What Maximum Medical Improvement Could Mean For Hurt Workers

For those hurt on the job, your employer's insurance coverage provides a lot of great benefits. Hurt workers with an approved claim could be paid a partial salary along with medical expenses. Some injuries, though, don't heal in a timely manner. Read on to find out what the milestone of maximum medical improvement (MMI) means for your workers' compensation claim.

What Does MMI Mean?

Once you begin receiving workers' comp benefits, the numbers start adding up. Workers' comp, like all insurance businesses, only makes money when they keep their debits low and their credits high. Hurt workers cost money and the insurer wants to maintain their low costs. That means that if you have been paid benefits for a while, the insurer may want to verify the status of your medical condition by asking you to undergo a medical exam, such as the independent medical exam (IME). This exam is meant to pinpoint your level of healing along with your ability to return to your previous job. In some cases, an injury is too severe and the worker is permanently disabled. That is the same thing as the ruling of MMI.

What Happens Next?

You don't necessarily have to agree with the MMI ruling. If you think your injury is getting better and are looking forward to a return to work, you can appeal the MMI ruling. Conversely, if you were not ruled at MMI, you may be ordered to return to work by your workers' comp doctor. If you are unable to return to your job, don't do it. If you are experiencing any pain or discomfort that you believe prevents you from working, you must appeal the ruling. Never return to work unless you are ready and healthy, no matter what the doctor says.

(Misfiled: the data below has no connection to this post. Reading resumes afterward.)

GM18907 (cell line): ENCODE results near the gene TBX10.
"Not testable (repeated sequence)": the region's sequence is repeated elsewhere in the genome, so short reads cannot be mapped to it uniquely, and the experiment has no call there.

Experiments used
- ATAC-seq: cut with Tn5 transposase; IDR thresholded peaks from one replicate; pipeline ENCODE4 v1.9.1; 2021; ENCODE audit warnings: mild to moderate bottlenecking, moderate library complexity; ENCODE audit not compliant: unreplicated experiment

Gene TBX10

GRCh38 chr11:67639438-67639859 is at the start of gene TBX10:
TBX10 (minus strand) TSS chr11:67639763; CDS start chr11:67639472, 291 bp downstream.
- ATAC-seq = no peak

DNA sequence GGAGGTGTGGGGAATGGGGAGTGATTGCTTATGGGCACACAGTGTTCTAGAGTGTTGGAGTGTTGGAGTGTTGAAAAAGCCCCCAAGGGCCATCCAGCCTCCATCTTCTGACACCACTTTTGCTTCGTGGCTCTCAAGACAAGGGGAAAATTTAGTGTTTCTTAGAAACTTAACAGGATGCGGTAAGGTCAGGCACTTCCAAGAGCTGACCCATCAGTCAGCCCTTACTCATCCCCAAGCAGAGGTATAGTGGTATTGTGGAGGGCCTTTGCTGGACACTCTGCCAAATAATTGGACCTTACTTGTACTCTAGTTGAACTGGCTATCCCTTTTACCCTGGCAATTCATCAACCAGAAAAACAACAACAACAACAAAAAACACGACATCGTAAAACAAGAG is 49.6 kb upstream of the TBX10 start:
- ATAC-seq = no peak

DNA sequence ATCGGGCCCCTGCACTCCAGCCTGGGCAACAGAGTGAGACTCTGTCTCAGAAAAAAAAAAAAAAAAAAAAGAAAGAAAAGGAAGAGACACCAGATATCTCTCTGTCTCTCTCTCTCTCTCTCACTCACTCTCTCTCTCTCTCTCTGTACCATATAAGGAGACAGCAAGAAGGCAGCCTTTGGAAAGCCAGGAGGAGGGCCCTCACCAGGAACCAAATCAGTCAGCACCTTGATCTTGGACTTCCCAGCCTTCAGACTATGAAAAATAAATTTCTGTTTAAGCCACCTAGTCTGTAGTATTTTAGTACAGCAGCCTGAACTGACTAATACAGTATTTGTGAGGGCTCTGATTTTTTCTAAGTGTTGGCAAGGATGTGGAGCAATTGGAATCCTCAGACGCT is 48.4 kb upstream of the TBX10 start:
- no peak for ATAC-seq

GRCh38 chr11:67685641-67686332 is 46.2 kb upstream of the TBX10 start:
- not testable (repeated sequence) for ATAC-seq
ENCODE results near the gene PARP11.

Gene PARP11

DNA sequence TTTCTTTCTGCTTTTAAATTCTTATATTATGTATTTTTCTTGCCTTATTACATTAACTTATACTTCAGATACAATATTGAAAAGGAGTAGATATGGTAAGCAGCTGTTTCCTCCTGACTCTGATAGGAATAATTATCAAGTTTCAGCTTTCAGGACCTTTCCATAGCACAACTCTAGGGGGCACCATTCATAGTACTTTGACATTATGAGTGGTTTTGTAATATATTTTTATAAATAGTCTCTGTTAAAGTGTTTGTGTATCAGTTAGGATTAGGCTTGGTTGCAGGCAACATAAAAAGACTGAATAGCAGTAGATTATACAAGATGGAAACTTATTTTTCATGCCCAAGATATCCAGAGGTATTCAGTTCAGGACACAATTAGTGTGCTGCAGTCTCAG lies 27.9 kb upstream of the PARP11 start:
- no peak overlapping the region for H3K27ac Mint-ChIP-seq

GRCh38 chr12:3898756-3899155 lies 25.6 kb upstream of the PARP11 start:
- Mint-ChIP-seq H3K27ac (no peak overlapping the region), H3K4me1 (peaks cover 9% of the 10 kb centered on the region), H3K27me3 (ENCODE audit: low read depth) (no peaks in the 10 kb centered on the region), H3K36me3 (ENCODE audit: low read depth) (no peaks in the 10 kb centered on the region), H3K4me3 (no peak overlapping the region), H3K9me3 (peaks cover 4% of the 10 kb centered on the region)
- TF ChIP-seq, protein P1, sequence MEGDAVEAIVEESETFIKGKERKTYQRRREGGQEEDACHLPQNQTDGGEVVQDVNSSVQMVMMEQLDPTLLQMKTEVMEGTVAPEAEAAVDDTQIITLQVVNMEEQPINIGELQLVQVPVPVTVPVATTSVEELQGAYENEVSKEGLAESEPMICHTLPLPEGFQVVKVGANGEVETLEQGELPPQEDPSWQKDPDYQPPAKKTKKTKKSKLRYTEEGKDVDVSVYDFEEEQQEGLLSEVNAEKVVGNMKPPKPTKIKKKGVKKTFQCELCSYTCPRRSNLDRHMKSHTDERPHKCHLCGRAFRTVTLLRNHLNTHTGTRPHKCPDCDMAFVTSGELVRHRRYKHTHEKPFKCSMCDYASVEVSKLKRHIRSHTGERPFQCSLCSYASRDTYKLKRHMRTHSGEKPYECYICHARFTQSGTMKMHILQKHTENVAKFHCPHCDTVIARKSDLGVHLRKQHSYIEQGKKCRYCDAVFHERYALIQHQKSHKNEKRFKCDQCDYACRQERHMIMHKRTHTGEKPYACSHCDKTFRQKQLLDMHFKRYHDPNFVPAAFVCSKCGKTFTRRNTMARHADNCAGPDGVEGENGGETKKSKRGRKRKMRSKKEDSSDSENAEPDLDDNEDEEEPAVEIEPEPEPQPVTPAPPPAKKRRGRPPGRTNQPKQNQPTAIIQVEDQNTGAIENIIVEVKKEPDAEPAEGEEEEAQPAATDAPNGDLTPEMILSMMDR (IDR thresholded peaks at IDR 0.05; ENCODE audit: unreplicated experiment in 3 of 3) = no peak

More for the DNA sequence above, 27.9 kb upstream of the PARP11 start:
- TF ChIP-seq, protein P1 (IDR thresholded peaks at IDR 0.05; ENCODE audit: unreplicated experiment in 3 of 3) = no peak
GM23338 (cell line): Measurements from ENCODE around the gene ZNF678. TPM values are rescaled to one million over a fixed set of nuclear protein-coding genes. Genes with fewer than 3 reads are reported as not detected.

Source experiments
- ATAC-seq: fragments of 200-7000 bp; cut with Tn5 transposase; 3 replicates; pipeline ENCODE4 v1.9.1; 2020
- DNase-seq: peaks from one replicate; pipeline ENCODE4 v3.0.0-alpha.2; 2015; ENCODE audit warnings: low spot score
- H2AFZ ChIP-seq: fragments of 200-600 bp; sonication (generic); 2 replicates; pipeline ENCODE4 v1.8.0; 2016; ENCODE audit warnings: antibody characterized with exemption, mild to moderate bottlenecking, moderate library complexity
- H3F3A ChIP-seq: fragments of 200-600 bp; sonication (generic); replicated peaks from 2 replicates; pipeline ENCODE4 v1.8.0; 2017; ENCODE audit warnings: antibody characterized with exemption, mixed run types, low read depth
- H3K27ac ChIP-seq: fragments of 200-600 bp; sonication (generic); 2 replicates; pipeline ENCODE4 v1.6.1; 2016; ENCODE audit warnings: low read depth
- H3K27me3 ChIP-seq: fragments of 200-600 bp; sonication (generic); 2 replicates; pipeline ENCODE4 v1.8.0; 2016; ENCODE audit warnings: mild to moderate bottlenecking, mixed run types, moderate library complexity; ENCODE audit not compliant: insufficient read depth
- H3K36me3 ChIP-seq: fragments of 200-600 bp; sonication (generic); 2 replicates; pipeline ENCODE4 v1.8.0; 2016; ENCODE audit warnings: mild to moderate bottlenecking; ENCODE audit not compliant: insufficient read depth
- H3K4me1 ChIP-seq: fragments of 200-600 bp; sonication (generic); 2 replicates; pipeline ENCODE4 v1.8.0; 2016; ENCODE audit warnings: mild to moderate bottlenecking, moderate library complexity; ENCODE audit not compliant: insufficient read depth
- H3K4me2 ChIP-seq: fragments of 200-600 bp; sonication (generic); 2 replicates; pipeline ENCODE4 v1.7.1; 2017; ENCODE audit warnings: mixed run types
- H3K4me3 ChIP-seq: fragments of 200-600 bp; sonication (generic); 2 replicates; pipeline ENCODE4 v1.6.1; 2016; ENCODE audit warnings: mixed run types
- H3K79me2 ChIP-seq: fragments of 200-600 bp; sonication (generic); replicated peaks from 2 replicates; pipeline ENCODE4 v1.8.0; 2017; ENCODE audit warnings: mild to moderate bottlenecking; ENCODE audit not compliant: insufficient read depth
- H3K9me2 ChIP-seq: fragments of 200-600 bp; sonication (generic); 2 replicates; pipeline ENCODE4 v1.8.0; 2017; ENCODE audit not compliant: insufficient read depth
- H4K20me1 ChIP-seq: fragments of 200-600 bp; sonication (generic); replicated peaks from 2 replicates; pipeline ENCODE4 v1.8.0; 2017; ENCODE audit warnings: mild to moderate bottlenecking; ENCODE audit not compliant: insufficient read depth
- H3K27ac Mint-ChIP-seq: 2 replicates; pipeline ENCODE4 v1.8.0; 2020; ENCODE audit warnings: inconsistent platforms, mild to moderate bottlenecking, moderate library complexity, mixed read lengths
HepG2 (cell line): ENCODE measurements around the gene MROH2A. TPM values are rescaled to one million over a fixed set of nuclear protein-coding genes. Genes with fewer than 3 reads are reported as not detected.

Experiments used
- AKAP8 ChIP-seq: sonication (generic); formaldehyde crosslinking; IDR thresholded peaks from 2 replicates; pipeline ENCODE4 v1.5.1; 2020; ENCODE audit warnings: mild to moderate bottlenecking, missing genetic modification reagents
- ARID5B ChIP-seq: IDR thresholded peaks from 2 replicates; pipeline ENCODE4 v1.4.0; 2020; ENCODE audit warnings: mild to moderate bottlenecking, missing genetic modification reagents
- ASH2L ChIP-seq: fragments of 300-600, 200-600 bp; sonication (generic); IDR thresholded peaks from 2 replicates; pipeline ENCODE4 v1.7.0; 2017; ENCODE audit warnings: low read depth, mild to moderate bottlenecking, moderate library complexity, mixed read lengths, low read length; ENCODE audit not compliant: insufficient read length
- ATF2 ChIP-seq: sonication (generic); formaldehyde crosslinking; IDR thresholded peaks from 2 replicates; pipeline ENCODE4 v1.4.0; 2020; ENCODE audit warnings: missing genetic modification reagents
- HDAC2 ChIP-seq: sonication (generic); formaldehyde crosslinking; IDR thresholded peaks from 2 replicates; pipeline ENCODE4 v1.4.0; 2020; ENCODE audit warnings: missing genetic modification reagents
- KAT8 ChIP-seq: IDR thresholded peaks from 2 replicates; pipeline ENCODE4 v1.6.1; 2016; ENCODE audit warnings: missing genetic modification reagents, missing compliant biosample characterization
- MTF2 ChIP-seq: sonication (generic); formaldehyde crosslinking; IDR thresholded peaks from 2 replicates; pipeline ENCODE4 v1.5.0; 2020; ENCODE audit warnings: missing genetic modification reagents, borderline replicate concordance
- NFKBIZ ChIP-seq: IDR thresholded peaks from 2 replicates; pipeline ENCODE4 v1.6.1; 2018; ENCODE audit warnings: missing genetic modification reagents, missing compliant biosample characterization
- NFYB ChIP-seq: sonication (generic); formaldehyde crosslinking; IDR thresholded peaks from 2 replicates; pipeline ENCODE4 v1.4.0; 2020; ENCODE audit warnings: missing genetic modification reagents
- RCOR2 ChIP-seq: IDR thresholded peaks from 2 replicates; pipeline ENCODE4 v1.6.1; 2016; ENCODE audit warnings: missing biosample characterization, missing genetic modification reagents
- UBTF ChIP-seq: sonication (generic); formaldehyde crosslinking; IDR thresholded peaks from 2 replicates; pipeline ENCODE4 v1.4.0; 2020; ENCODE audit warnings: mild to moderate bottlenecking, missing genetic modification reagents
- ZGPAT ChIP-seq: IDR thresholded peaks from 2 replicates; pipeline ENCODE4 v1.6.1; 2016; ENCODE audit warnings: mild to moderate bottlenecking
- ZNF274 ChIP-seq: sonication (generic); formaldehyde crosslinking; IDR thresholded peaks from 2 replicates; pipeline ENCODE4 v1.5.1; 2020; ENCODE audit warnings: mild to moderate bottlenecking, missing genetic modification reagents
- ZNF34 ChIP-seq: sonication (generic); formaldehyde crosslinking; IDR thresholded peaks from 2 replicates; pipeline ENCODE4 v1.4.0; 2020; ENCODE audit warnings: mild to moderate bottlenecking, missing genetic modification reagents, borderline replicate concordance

Speak to a Workers' Comp Lawyer

If you disagree with the MMI ruling, you have some alternative options and you will need some professional help to take advantage of them. You can, for example, ask to have another IME performed by a neutral third-party doctor. Since your initial IME was performed by a doctor under contract to the workers' comp insurer, some neutrality might provide fresh insights into your true state of health and healing. In the meantime, however, your benefits may be stopped leaving you with no job and no help from the workers' comp. A workers' comp lawyer can help you get things back on track with the insurer, stand by you at appeal hearings, and help you negotiate a settlement that covers what you need to be covered. Speak to a workers' compensation lawyer to find out more.